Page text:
01 September 2007

Fire and Ice

We´ve done it! Trekked on slippery cliffs overlooking the sea in Snæfellsnes, forded rivers on the F586 shortcut in our trusty Jeep (whom Peggy nicknamed Þór), peered into smoking fissures around Grjotagja in the Lake Myvatn area, almost touched Europe´s biggest waterfall (Dettifoss), and boated among glaciers in Jokulsarlon. Along the way Ryan, Mark´s brother, has chased after multiple sheep in an attempt to get a picture with them, Peggy has become obsessed with Skyr, a curdled milk concoction that tastes like creamy yogurt, and Mark has become an expert in off-road driving. Our Icelandic has improved marginally (Takk fyrir!), we´ve discovered that staying in a friend of a friend of a friend´s apartment/guesthouse found through word of mouth is the best way to go, and we´ve cheered on the impressive reforestation efforts of the country. In four days, we circled the entire island, covering 1700 km.

Iceland sits on the mid-Atlantic ridge, with the national park Þingvellir perched on the rift between the North American and European plates. It´s a country of contradictions, with massive glaciers down south (witness Vatnajokull, which covers 8400 sq km) and boiling mud pits up north near Krafla. It´s a geologically active country, with frequent natural disasters caused by the past eruptions of volcanoes Hekla, Laki, Katla. Perhaps because of this, the Icelandic people seem to be so unflappable. They are able to zoom through gravel roads with 17% inclines in the fog and rain without blinking an eye, and view the sudden transition from sunny day to chilling gray downpours with a matter-of-fact attitude. There seems to be a sense of connectedness with the land that we haven´t seen before.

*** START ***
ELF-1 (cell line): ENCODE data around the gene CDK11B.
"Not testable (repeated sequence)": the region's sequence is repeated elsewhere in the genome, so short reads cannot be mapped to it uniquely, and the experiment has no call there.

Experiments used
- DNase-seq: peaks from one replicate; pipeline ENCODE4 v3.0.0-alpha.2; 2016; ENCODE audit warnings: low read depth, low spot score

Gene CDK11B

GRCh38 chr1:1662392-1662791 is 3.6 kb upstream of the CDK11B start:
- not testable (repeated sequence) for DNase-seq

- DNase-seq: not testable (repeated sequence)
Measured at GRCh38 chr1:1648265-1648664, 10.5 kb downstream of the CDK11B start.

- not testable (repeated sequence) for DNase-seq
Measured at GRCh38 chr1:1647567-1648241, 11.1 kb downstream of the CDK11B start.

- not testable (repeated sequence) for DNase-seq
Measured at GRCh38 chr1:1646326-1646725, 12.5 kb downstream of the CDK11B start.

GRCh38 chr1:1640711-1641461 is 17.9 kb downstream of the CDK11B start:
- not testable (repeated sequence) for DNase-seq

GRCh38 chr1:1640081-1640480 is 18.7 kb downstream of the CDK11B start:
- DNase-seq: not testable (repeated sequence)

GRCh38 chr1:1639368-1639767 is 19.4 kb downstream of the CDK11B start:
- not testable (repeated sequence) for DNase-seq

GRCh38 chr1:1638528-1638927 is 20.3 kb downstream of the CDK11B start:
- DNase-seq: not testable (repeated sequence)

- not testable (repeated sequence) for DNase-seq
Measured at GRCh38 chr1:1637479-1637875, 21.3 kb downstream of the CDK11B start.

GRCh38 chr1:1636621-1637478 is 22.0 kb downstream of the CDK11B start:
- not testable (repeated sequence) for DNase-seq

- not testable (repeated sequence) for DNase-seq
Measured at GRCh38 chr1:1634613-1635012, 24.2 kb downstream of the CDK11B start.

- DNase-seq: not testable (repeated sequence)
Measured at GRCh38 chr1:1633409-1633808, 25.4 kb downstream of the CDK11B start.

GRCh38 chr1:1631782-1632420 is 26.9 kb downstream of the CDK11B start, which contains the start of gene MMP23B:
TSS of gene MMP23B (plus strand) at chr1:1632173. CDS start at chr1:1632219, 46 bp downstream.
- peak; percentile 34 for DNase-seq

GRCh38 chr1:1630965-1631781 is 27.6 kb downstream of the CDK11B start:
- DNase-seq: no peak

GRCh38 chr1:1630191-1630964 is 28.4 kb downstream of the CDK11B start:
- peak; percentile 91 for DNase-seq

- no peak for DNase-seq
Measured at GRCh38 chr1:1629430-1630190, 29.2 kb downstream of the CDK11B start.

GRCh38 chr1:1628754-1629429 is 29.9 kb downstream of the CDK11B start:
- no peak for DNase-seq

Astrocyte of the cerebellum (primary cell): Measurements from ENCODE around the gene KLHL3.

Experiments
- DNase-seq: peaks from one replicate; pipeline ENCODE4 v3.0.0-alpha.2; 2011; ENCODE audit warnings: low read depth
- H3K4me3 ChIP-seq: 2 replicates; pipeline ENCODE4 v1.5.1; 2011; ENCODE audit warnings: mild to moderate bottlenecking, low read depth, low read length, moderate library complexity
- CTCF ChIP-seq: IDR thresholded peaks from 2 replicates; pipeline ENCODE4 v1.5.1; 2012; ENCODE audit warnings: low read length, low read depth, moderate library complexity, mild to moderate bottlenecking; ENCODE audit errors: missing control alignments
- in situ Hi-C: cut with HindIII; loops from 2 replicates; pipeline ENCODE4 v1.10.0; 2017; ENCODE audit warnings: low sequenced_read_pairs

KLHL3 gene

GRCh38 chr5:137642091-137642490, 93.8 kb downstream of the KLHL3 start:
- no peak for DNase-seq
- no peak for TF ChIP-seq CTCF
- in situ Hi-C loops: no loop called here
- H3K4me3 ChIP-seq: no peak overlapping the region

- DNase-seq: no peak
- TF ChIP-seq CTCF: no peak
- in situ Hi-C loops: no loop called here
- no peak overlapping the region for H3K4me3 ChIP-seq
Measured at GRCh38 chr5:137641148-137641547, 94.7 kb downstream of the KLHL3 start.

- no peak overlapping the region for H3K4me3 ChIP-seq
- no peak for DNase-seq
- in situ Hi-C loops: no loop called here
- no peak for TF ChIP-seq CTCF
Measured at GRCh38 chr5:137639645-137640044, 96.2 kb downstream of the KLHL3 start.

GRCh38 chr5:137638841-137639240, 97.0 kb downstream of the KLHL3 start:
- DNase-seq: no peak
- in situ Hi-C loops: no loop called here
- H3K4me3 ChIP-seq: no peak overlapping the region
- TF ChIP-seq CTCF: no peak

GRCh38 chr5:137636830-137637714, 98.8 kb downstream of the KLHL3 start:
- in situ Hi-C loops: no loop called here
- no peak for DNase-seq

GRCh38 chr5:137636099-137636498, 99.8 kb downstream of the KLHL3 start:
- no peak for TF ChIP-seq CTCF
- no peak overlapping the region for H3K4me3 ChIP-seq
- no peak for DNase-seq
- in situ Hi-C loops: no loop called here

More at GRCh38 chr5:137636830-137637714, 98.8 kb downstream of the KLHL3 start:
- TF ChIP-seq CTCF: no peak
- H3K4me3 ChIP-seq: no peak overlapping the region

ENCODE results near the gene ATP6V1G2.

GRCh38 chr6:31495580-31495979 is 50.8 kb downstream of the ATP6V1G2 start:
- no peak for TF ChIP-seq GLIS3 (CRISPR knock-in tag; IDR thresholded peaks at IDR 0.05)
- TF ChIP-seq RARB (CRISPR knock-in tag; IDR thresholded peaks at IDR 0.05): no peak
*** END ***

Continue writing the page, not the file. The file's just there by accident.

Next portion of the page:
We´ve been lucky enough to meet some very nice Icelanders, including a guesthouse owner in Egilsstaðir who invited us in for a cup of tea. We were bedraggled and hungry, having been turned away from 3 hotels already, and so he spent an hour calling hotels in the vicinity. Everything was full because a ferry for Denmark was departing the next day, so he offered to let us weary and heavy-laden tourists sleep in the little church he had set up in an upper room of his guesthouse. The next day, on his recommendation, we stopped in Kirkjubæjarklaustur (located, honestly, about midway between Höfn and Hella) for the best pizza in Iceland.

Click on the pictures to get to the album. We haven´t spent much time in Reykjavík yet, so pictures of the capital (a marginally depressing town, really), we´ll add later.

1 comment:

Maria Shrime said...

OMG these pics are INCREDIBLE!!!
Wow i am so jealous!
you guys look like u are having the time of your lives :)
keep the pics coming